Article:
i have called myself every name/ a border/ then a bridge/ two halves then two wholes/ exhausted every language/ an orphan tongue looking for a mother/ a word that looks like a womb i can crawl inside//
we love the hyphen for the same reason we love apostrophes/ they erase spaces/ so automatically, systematically/ we can’t remember what the space contained/ in english, we use hyphens to make the words we do not have/ for when the dictionary has no entry/ the hyphen renders an emptiness/ an invisibility/ an existence only between the lines/ only when we speak the same language/ my body, carved by the sharp edge of a hyphen/ to fit in a space that will still name it alien//
this is why “vietnamese-american” is stuck in my teeth/ why it stumbles out like the last few droplets of a faucet sputtering off/ a reflex, not an agency/ the tongue – each muscle cell an imprint of “what are you”//
we only have names for what we know/ i am a late bloomer/ born into a mouth with a palate already hardened/ no wonder there is no name for me/ but tell me, what is a name but a sound by which you are summoned home/ what is a name but the soft glow of the kitchen light/ as you pull into the driveway/ the smell of soup seeping out through the gap under the front door/ my name is the sound of a single soprano voice/ sustaining an impossible note/ a dissonance in a chorus of a million other impossible notes/ a call/ a response/ whatever your language calls that//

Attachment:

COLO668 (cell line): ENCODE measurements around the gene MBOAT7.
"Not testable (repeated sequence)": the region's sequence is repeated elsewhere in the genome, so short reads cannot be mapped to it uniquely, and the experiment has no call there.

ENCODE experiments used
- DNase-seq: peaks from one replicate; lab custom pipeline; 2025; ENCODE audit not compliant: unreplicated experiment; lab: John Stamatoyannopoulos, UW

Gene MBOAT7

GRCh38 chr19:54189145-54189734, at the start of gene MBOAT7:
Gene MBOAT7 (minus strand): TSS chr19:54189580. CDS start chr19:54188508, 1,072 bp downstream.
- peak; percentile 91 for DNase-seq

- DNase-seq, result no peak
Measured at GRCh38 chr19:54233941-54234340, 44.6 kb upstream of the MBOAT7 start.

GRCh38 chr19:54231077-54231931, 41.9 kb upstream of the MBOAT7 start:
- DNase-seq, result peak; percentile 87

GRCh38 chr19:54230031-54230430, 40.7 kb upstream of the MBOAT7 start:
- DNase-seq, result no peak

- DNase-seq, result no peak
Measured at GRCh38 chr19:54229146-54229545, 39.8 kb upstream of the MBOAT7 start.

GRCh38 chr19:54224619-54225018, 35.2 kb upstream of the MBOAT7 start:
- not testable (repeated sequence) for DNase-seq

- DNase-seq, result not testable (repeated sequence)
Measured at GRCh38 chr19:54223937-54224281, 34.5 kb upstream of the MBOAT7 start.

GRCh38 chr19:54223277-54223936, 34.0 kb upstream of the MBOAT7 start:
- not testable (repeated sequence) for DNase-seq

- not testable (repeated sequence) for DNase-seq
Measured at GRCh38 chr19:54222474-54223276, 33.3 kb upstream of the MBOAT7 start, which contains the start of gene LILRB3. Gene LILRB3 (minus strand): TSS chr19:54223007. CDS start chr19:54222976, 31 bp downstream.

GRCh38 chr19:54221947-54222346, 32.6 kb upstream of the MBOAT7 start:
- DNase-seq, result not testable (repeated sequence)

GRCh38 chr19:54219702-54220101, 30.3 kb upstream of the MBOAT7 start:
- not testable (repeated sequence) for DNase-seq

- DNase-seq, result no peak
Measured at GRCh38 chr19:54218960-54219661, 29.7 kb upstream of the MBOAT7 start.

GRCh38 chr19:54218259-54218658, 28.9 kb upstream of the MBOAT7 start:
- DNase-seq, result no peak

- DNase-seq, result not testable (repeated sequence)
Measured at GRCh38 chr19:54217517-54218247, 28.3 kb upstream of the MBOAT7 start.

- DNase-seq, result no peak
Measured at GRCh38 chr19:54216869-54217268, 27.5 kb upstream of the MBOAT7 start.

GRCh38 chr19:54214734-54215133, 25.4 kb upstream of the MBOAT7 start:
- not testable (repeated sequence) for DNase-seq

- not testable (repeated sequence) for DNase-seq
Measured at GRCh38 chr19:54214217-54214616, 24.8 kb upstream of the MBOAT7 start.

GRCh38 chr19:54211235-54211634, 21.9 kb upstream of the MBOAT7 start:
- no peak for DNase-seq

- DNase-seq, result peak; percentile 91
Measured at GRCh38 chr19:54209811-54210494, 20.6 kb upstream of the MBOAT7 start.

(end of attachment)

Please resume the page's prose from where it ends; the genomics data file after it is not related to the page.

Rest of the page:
Kimberly Nguyen is a poet originally from Omaha, Nebraska but current living and working in New York City. She is a recent graduate of Vassar College, where she studied English and Russian Studies. She is a recipient of a Beatrice Daw Brown Prize and has appeared in the Vassar Student Review, Project Yellow Dress, Vietnamese Boat People, and Teen Vogue.